Improvements in Osteoporosis, Preventive and Gout Care Identified

Nov 16, 2016



Researchers find that improvements in osteoporosis, preventive and gout care are needed.

During a presentation on Nov. 15 during the American College of Rheumatology annual meeting in Washington, D.C., Jinoos Yazdany of University of California, San Francisco, shared performance measures collected by the Rheumatology Informatics System for Effectiveness (RISE). 

Researchers collected and analyzed data from 346,358 patients who were seen between April 1, 2015 and March 31, 2016 by 223 clinicians from 49 practices. They examined quality measurement data from rheumatoid arthritis, drug safety, gout, preventive care and osteoporosis cases. Quality measure performance was definded as the percentage of patients getting recommended care.  Almost all the rheumatologists (90%) were in a group practice, with 8.8% in solo practice and the remaining 1.2% working in a large health system. Patients were on average 58 years, 75.2% were female, 25.6% were racial or ethnic minorities and 65.8% had commercial insurance.

Researchers found that performance on quality measures significantly varied by practice, with 12 of the 17 measures having a maximum observed performance of more than 99% across those practices. They found the greatest room for improvement on quality measures in osteoporosis, preventive care (body mass index screening and counseling) and gout, at the practice and individual clinician level.

“We also found that some practices have achieved a very high level of performance. As rheumatologists aim to improve quality of care and prepare for upcoming MACRA payment reforms, RISE will, by design, allow participants to measure, benchmark, and continuously monitor performance improvement,” the researchers wrote.

Clinicians’ average performance of national benchmarks exceeded targets set by the Centers for Medicare and Medicaid Services (CMS) in six of nine measures. Those measures included medication documentation per visit, with an average of 97.3% of practices meeting that target, and a CMS benchmark of 88. Another example was a 64.7% average for DXA measurement or treatment in women 65+, with a CMS benchmark of 41. In these CMS benchmarks, clinicians also exceeded targets for drug safety and not imaging for low back pain. They didn’t meet the benchmarks in preventative care (per visit BMI documentation/follow-up plan), averaging 49.1% versus the 58 benchmark. They also failed to meet the 69 benchmark for blood pressure management, with a 58.8% average instead.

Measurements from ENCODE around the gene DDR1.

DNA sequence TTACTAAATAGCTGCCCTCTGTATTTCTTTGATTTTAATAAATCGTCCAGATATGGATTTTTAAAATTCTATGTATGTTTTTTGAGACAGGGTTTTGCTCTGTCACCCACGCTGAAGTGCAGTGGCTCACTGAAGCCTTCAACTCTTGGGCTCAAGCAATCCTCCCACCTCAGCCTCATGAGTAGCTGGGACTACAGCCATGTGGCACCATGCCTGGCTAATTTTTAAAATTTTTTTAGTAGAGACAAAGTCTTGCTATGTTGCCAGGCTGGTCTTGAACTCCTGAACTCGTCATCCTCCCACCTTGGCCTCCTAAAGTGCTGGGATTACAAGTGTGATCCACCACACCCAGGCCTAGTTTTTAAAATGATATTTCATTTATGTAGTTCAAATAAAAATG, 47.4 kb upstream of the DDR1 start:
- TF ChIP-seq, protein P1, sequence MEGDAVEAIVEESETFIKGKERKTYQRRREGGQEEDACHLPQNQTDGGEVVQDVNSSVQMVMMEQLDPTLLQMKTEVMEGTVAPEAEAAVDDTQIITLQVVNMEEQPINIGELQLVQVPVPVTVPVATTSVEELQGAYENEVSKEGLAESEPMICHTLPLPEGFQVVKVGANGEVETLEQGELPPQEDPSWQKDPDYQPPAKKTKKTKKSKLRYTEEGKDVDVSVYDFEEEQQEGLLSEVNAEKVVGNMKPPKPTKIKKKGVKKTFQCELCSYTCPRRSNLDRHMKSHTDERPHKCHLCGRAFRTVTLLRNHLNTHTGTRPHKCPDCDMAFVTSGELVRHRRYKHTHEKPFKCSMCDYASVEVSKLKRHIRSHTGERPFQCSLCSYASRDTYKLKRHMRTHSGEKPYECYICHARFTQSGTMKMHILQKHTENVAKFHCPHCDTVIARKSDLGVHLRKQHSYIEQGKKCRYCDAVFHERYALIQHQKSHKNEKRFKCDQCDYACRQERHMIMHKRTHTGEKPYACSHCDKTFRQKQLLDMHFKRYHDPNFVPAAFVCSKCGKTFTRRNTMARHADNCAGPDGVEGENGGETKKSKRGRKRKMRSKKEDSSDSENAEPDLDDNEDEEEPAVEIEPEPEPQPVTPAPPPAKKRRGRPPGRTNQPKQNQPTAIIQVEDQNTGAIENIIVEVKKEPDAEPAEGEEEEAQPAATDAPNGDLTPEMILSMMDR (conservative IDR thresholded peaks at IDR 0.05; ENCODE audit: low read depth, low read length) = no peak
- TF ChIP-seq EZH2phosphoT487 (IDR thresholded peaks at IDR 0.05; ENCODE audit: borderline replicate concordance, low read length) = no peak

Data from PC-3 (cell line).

Researchers stated that the RISE registry can help physicians and practices measure and monitor their performance improvement as the Medicare Access and CHIP Reauthorization Act (MACRA) payment reform system changes arrive.

 

Disclosures:

Dr. Yazdany and her co-authors have ties with AbbVie, Amgen, Astellas, Biogen Idec, Boeringer Ingelheim, BMS, Celgene, Crescendo, Corrona, Daiichi, Dermira, Eli-Lilly, Galapagos, Imaging Rheumatology, Janssen, Momenta, Mallinckrodt, Novartis, Pfizer Inc, Roche, Sanofi-Aventis, Sun, UCB and Zynerba.

 

References:

"Practice-Level Variation in Quality of Care in the ACR’s Rheumatology Informatics System for Effectiveness (RISE) Registry," Jinoos Yazdany. Abstract number 2985. 11:45 a.m., Nov. 15, 2016. ACR/ARHP 2016 Annual Meeting.

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